1. NEVER eat directly from the whole carton, bag or box. Take out your portion and put the rest away.
  2. For sweets and treats, use small (4 ounce) bowls and cocktail spoons or forks. A half a cup of ice cream or pie will look like a lot more food if you put it in a small bowl, rather than a large bowl with lots of extra empty space. Using smaller spoons and forks will make smaller portions last longer and slow down your eating.
  3. Set a kitchen timer or monitor the clock and try to extend meal times to 15-20 minutes. Take small bites and put your fork down in between bites. Have a conversation, chew slowly, etc. These strategies will allow your body to have enough time for its fullness cues to kick in. It takes about 15-20 minutes for your tummy to send a single to your brain that you are full. Remember last Thanksgiving when you gobbled down 2-3 plates of food in about 5 minutes and then regretted it 10 minutes later because your tummy felt like it was going to explode? It’s a miserable feeling, but eating slowly is the best defense to preventing it from happening again.
  4. Learn to differentiate between hunger and cravings.  Cravings are usually for something specific (brownies, French fries, bread, candy, etc.). However, if you are truly hungry, you will most likely eat anything, including raw veggies dipped in hummus or a small handful of nuts. The lines between hunger and cravings are often blurred, especially with the abundance of food options we have in America. Listen to your body and learn to decipher between cravings and hunger.
  5. Sometimes, we can confuse hunger with thirst. If you find yourself staring into the fridge looking for something to eat, but don’t know what you want, you are most likely experiencing boredom cravings. Grab a glass of water and walk away.
  6. When a craving for a specific food strikes, have an answer for it: Go for a walk, read a good book, take a hot bath, whatever you have to do to get your mind off of the craving.
  7. Sometimes binge eating isn’t really about the food or the craving at all. Instead it’s more of a stress reliever after a really bad day or a difficult breakup. Often without realizing it, we eat the whole bag of cookies or that entire bowl of pasta as a coping mechanism for stress or personal struggles. One of the most important things to prevent these types of binges is to stay present. Slow down and savor each bite of food. Better yet, seek out stress relief by going for a walk around the block or taking a hot bath.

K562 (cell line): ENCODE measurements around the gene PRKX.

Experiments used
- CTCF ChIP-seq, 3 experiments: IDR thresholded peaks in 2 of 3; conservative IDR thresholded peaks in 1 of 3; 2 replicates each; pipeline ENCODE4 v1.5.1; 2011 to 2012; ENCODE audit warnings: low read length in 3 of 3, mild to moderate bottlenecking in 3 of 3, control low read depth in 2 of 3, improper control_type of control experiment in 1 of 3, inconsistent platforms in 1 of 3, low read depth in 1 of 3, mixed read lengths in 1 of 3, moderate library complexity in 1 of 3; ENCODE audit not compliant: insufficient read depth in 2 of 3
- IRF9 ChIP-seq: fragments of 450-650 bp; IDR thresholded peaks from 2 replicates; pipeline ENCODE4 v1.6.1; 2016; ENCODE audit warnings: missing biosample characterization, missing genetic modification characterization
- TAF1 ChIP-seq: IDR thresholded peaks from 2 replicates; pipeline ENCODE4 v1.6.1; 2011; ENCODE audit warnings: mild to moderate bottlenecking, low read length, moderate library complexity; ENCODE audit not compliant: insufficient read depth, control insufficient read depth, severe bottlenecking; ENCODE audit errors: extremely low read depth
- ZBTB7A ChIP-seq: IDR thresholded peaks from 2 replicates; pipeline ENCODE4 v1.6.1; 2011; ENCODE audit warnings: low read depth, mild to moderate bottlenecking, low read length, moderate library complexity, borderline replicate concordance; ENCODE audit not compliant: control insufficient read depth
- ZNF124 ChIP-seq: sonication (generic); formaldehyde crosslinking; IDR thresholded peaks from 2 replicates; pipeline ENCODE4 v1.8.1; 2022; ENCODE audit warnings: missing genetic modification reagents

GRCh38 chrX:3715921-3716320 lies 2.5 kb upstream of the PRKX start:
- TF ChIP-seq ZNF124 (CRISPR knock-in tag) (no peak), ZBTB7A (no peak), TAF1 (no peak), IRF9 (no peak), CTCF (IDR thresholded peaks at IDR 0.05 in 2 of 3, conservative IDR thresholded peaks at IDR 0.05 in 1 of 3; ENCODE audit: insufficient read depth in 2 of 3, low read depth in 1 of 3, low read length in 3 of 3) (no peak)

8. DON’T skip meals! This is very important. Skipping meals and snacks can cause you to overeat at the next meal, and eating just one (or two) big meal per day can wreak havoc on your blood sugars and hinder weight loss. Aim for three meals per day plus one or two (based on your calorie needs) healthy snacks
  9. Stay present while eating. Be aware of what you are eating and how much. Focus on your food and minimize any other distractions: Avoid eating in front of the TV or computer. Clear off the kitchen table. Don't read, study, write or talk on the phone while you eat.  By eating more mindfully, you will enjoy your meals more, notices fullness, flavor and satisfaction better than ever before, and feel less of a desire to overeat.
  10. Know how you respond to trigger foods. You'll hear differing opinions about whether people prone to binge eating should keep their trigger foods in the house or far, far away. I think this depends on the person. Only YOU know your own limits. If you are the type of person that simply cannot stop at just one cookie or one serving of ice cream, it might be best to keep these foods out of the house for a while. However, I think the goal would be to work towards enjoying a small serving of a trigger food whenever a craving strikes in order to avoid the inevitable binge that usually follows bouts of restriction. For some, allowing a small serving of a trigger food throughout the week can prevent binges—because you allow it versus labeling it off-limits. Others have a harder time staying in control.
And remember, it's okay to enjoy a sweet treat or a hearty side item every now and then. Depriving yourself is usually worse in the long run and can lead to out-of-control eating episodes that add up to far more calories than the food you initially wanted to eat. Enjoy life’s simple pleasures in small amounts a few times per week.

Coming Back from a Binge
So let's say it's been a rough week and you binged on one or more foods. It doesn't matter whether it was your favorite flavor of ice cream, healthy foods from your "approved" list, or anything you could get your hands on. Now what? Here's a list of dos and don'ts to get you back on track:
  • DON'T beat yourself up over it. We’ve all had those days at some point, and you can't change what happened in the past.
  • DO move forward and make your next meal or snack a healthy, portion-controlled one.
  • DON'T overly restrict your diet over the next few days to "make up for being bad." This will make you more likely to continue the cycle of deprivation dieting and binging.